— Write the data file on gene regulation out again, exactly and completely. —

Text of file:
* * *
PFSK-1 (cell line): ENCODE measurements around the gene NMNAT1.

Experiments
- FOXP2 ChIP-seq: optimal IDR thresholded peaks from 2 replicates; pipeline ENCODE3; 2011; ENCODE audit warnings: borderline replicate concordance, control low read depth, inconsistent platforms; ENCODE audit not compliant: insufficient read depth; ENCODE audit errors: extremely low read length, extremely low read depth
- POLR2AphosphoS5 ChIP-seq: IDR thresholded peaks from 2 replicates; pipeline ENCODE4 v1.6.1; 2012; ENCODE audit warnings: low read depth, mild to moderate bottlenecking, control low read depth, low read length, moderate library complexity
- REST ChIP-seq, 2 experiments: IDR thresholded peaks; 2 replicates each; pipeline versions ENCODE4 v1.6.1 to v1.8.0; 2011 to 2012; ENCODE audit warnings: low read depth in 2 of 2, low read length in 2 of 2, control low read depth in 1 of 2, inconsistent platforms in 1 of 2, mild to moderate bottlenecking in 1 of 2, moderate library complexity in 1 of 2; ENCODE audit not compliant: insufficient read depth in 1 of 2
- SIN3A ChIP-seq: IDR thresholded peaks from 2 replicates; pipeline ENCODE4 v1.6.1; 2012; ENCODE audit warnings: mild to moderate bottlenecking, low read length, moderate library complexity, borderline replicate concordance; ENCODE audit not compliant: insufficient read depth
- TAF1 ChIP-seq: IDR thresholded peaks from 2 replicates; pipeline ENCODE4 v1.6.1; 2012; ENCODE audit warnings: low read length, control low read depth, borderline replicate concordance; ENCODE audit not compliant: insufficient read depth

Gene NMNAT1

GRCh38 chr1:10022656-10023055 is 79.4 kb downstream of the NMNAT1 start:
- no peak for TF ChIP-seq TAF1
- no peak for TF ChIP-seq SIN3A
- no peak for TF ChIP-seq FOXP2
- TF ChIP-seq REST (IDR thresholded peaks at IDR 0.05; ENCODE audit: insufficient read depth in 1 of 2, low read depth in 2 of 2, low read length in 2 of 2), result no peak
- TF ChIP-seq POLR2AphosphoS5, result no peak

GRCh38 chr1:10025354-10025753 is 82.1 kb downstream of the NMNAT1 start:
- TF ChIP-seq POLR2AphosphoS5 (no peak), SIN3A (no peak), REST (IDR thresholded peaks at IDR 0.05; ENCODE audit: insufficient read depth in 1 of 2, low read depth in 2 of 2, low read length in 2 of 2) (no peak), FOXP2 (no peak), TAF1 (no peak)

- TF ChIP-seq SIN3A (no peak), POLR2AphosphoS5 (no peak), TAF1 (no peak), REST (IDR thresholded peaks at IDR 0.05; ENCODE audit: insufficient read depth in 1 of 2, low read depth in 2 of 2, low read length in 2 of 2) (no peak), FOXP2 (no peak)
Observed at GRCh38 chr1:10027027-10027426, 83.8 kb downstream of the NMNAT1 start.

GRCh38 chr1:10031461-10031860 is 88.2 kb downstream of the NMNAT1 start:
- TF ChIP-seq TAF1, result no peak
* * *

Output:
PFSK-1 (cell line): ENCODE measurements around the gene NMNAT1.

Experiments
- FOXP2 ChIP-seq: optimal IDR thresholded peaks from 2 replicates; pipeline ENCODE3; 2011; ENCODE audit warnings: borderline replicate concordance, control low read depth, inconsistent platforms; ENCODE audit not compliant: insufficient read depth; ENCODE audit errors: extremely low read length, extremely low read depth
- POLR2AphosphoS5 ChIP-seq: IDR thresholded peaks from 2 replicates; pipeline ENCODE4 v1.6.1; 2012; ENCODE audit warnings: low read depth, mild to moderate bottlenecking, control low read depth, low read length, moderate library complexity
- REST ChIP-seq, 2 experiments: IDR thresholded peaks; 2 replicates each; pipeline versions ENCODE4 v1.6.1 to v1.8.0; 2011 to 2012; ENCODE audit warnings: low read depth in 2 of 2, low read length in 2 of 2, control low read depth in 1 of 2, inconsistent platforms in 1 of 2, mild to moderate bottlenecking in 1 of 2, moderate library complexity in 1 of 2; ENCODE audit not compliant: insufficient read depth in 1 of 2
- SIN3A ChIP-seq: IDR thresholded peaks from 2 replicates; pipeline ENCODE4 v1.6.1; 2012; ENCODE audit warnings: mild to moderate bottlenecking, low read length, moderate library complexity, borderline replicate concordance; ENCODE audit not compliant: insufficient read depth
- TAF1 ChIP-seq: IDR thresholded peaks from 2 replicates; pipeline ENCODE4 v1.6.1; 2012; ENCODE audit warnings: low read length, control low read depth, borderline replicate concordance; ENCODE audit not compliant: insufficient read depth

Gene NMNAT1

GRCh38 chr1:10022656-10023055 is 79.4 kb downstream of the NMNAT1 start:
- no peak for TF ChIP-seq TAF1
- no peak for TF ChIP-seq SIN3A
- no peak for TF ChIP-seq FOXP2
- TF ChIP-seq REST (IDR thresholded peaks at IDR 0.05; ENCODE audit: insufficient read depth in 1 of 2, low read depth in 2 of 2, low read length in 2 of 2), result no peak
- TF ChIP-seq POLR2AphosphoS5, result no peak

GRCh38 chr1:10025354-10025753 is 82.1 kb downstream of the NMNAT1 start:
- TF ChIP-seq POLR2AphosphoS5 (no peak), SIN3A (no peak), REST (IDR thresholded peaks at IDR 0.05; ENCODE audit: insufficient read depth in 1 of 2, low read depth in 2 of 2, low read length in 2 of 2) (no peak), FOXP2 (no peak), TAF1 (no peak)

- TF ChIP-seq SIN3A (no peak), POLR2AphosphoS5 (no peak), TAF1 (no peak), REST (IDR thresholded peaks at IDR 0.05; ENCODE audit: insufficient read depth in 1 of 2, low read depth in 2 of 2, low read length in 2 of 2) (no peak), FOXP2 (no peak)
Observed at GRCh38 chr1:10027027-10027426, 83.8 kb downstream of the NMNAT1 start.

GRCh38 chr1:10031461-10031860 is 88.2 kb downstream of the NMNAT1 start:
- TF ChIP-seq TAF1, result no peak